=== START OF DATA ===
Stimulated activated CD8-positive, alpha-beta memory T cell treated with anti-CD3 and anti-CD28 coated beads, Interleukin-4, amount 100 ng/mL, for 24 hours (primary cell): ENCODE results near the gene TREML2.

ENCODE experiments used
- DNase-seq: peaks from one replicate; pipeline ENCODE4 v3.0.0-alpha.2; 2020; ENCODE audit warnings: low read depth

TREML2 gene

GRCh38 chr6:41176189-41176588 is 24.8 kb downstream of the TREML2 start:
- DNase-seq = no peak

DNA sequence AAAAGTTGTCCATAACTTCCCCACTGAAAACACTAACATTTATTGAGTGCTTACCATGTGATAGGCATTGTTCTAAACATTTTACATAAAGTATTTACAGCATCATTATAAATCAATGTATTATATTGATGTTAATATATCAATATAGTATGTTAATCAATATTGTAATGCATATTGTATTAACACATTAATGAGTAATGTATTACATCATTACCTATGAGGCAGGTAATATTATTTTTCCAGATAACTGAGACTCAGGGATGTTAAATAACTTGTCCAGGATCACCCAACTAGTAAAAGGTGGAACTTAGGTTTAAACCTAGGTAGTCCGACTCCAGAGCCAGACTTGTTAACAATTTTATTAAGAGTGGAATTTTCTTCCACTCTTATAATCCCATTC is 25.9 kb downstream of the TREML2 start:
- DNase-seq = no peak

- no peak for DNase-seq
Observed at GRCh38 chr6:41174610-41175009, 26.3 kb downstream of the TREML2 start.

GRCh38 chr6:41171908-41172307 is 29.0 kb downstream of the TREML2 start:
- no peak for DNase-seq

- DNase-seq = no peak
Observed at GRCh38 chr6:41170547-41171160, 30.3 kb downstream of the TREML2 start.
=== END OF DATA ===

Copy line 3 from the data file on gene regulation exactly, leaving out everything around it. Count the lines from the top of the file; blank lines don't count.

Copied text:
- DNase-seq: peaks from one replicate; pipeline ENCODE4 v3.0.0-alpha.2; 2020; ENCODE audit warnings: low read depth